Stress Corrosion Cracking (SCC) is a challenging integrity threat facing today’s pipeline industry. Environmental cracking processes are complex, not always well understood, and often difficult to predict.
The morphology of Stress Corrosion Cracking (SCC) is highly variable, and there may be many other features present in the pipe body and seam weld which are not a result of environmental cracking but create similar signals in inspection data. These challenges make it difficult to reliably identify the different feature types based on a single source of inspection data. This in turn creates significant uncertainties as to how to best manage the future integrity of a pipeline subject to SCC.
When SCC is discovered in a pipeline system, industry-based practice requires further investigation in the form of hydrostatic testing, inline inspection, or direct assessment. Hydrostatic testing often requires significant downtime, which is often impractical for many operators. That is why a range of multi-disciplinary elements is needed to effectively manage these threats.
ROSEN’s reasoned and systematic approach, that focusses efforts on the critical issues and locations of features, is overviewed in the Crack Management Framework.
In this approach, all available data is integrated and utilized to fully understand the probable cause and morphology of any SCC, and to evaluate the sizes of these critical defects in order to ensure safe operation. Since not all parts of the pipeline have the same susceptibility to SCC, dividing the pipeline into segments of similar SCC risk is required to help focus the ILI data evaluation effort and optimize future integrity management activity. Effective segmentation requires the integration of extensive pipeline information, including original pipeline design data, pipeline coating data, construction methods, terrain representations such as those from Google Earth™, soil data, and rainfall records. This information is then combined with the inline inspection reports; since SCC may be linked to stress raisers such as dents, areas of corrosion, and locations with bending strain. With a thorough understanding of the issues and constraints, future integrity management programs are enabled and comprehensive asset care can be achieved.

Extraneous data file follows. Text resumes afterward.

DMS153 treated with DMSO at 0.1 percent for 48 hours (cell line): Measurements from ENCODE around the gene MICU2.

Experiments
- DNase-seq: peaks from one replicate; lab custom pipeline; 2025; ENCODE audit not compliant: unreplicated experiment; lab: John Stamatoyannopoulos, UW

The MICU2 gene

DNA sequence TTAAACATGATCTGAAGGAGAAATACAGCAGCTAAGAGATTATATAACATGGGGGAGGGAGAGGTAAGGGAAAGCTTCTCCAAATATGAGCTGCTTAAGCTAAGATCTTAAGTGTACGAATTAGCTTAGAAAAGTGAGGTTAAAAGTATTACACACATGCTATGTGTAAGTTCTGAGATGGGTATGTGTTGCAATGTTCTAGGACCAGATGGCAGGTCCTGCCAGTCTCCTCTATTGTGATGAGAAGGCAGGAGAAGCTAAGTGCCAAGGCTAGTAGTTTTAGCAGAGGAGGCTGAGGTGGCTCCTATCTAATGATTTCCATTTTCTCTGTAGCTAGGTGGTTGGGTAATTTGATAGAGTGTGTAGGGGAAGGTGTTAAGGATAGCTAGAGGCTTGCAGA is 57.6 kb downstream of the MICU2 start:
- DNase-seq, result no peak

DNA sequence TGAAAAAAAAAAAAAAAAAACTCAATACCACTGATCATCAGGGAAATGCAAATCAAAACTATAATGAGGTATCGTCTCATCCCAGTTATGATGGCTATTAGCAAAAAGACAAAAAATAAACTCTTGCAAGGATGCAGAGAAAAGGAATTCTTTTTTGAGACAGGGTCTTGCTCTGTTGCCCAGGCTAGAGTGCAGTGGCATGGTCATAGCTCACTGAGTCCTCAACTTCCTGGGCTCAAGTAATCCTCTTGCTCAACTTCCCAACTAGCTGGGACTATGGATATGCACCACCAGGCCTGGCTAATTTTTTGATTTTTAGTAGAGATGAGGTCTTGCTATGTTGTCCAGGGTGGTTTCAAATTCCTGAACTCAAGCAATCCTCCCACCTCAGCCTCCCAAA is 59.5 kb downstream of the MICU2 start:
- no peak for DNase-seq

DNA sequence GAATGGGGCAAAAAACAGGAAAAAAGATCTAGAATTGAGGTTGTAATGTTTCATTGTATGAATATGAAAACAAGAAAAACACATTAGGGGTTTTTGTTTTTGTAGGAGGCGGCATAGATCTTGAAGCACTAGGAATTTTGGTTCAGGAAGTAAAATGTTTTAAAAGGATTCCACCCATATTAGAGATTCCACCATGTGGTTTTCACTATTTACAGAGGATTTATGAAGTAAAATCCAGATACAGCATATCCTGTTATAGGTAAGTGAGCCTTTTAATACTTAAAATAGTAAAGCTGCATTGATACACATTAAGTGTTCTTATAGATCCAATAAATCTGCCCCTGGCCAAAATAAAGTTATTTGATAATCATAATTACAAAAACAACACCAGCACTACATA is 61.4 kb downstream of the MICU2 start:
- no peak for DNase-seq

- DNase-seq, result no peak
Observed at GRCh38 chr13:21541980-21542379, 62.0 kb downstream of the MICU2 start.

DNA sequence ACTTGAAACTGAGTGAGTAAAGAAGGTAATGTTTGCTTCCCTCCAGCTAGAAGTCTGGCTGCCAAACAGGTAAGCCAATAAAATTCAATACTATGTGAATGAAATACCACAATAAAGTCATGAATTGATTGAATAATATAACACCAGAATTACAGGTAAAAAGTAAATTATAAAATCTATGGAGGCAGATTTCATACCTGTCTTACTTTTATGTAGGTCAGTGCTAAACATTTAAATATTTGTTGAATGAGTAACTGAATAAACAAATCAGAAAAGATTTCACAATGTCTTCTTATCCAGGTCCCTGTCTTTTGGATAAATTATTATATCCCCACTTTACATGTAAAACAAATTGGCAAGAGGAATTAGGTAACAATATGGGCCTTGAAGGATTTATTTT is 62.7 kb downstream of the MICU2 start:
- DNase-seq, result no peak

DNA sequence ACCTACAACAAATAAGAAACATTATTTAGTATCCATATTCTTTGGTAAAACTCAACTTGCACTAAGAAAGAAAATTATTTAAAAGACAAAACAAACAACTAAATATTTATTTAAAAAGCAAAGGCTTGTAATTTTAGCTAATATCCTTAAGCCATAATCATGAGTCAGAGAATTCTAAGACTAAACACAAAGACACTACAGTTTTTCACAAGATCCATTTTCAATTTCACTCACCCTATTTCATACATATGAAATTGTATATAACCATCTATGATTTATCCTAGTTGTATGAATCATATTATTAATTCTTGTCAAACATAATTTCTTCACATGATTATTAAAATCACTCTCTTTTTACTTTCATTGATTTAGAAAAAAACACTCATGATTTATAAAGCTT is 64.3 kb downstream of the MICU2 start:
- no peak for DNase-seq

Andrew Wynne, Integrity Engineer at ROSEN UK, gave a presentation, titled “Completing the Jigsaw and getting to know your SCC,” at the Institution of Gas Engineers & Managers (IGEM) Young Person’s Paper Competition (YPPC) 2019. In his presentation, which won the first prize in the U.K. North East regional heat, Wynne provided an overview of a project in which in-line inspection, in-field verification and finite element analysis were used to identify a distinct pattern between Stress Corrosion Cracking (SCC) and stress concentrations introduced during construction. The discovery of this connection between cracking and construction practices resulted in a deep understanding of the cause of SCC across the pipeline system. Wynne will represent the North East in the national finals of the completion on June 13, 2019. Find out more about the IGEM YPPC here: http://www.igem.org.uk/news/yppc-2019.aspxx